Martin McGuinness has made statements which it will be very hard for him to pull back from without losing face.
Yet, if he doesn't pull back in a convincing way, they threaten to throw the entire policing and political settlement into chaos.
The Deputy First Minister's prepared remarks at yesterday's Press conference – all about police cabals threatening the peace process – were often inflammatory and rash, but his most damaging comments were unscripted replies to questions from journalists.
He said Sinn Fein would "reflect" and "review" its support for policing if Gerry Adams, the Sinn Fein president, is charged as part of the police investigation in the murder of Jean McConville (below).
Asked directly if his party would "pull out of support for policing if Gerry Adams is charged", he replied: "We're not taking any decision at this time about anything. We have always been very cool, calm and collected about how we deal with difficult situations... but I think if such a scenario does develop we will sit down and we will reflect on what will be an even more serious situation than the one that we face today."
He then urged republicans to remain calm if and until that happened, leaving listeners to wonder what would happen if the PSNI dared end the period of calm by charging Mr Adams.
There is only one way to describe these comments. They constitute direct political pressure on operational policing from a minister. Mr McGuinness should pull back, for there are only two possible outcomes if he leaves these remarks standing.
The first is that if Mr Adams is eventually charged, he and his party will have to follow through. Withdrawing or even qualifying support for policing would destroy his understanding with the DUP and make it very hard for power-sharing to continue.
Republican critics would present this as a debacle for the Sinn Fein leadership. It would cast a question mark over the peace strategy which Mr McGuinness and Mr Adams pursued to take the gun out of Irish politics, to support the PSNI and to put Sinn Fein members on the Policing Board. His own gestures, like meeting the Queen, could be made to look premature and ill-conceived if he cannot sustain support for the police, or if Stormont collapses due to a policing crisis.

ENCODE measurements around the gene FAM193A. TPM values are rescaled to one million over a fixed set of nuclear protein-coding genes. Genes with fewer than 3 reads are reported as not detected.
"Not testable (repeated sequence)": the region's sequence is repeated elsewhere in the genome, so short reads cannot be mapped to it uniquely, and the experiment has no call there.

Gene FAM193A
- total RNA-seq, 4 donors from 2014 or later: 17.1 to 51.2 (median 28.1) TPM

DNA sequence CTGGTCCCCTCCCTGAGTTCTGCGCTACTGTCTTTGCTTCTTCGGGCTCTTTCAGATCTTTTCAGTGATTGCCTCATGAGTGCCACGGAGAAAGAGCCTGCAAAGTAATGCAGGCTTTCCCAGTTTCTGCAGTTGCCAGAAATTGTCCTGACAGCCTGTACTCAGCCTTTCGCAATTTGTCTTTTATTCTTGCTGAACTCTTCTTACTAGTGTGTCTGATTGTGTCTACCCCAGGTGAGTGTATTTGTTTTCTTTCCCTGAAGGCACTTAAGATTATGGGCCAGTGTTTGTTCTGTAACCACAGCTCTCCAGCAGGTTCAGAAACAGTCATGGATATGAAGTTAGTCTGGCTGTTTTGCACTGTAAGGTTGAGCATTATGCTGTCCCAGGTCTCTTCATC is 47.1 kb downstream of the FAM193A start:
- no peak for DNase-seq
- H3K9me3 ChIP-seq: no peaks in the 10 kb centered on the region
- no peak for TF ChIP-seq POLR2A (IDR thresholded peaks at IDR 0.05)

The other alternative could be almost as bad. That is that Mr Adams is not charged with anything. Then some people, including many loyalists and the dissidents, will conclude that threats and string-pulling have worked for Mr McGuinness, and that Mr Adams has been released due to political pressure, not lack of evidence.
People will recall that Mr McGuinness spoke to the Prime Minister about a live police investigation, and then predicted disaster if charges were made against his friend and ally, Gerry Adams.
That would be bad for Mr McGuinness, bad for Mr Adams and bad for the rest of us. Sinn Fein is in a hole and Mr McGuinness is digging us all in deeper.
He has accused "very senior people" in the PSNI of being opposed to the peace process and engaging in "political policing".
"There is a cabal in the PSNI who have a different agenda – a negative and destructive agenda – to both the peace process and to Sinn Fein," he said.
"Their agenda (is) to effectively impact on the elections in three weeks' time. Do people think we are stupid or think that we are naive? What other conclusion can we come to than that this is a very deliberate attempt to have an impact on those elections?"
As Mike Nesbitt, the Ulster Unionist leader, said, if Mr McGuinness really believed this then he should produce the evidence. After all, his party has representation on the Policing Board and has had input into senior police appointments for several years.
Sinn Fein has often expressed support for the current Police Ombudsman Dr Michael Maguire. This is another structure that could be used to investigate such a cabal.
The Deputy First Minister should, as he has often advised Peter Robinson, take a step back. He should look at the bigger picture.
Mr McGuinness joined the IRA in an era lacking in the checks and balances we now have on policing and justice, reforms which he himself helped negotiate. His remarks seem to hark back to that era when the old Stormont regime collapsed. He should realise that by attacking the new dispensation, he is undermining his own legacy.
The best course would be to let the police investigation run on and refer any abuses to the Ombudsman at the end of it. That is the way that a democratic politician behaves.
Mr McGuinness spoke of the need for republicans to manage the anger. "We want our party leader to lead us into the European and the local government elections and we believe that the anger – and there is a growing anger and resentment out there among the community – is something that we as Irish republicans have to manage."
Anger management – that is a good thought. And the Deputy First Minister should stick with it.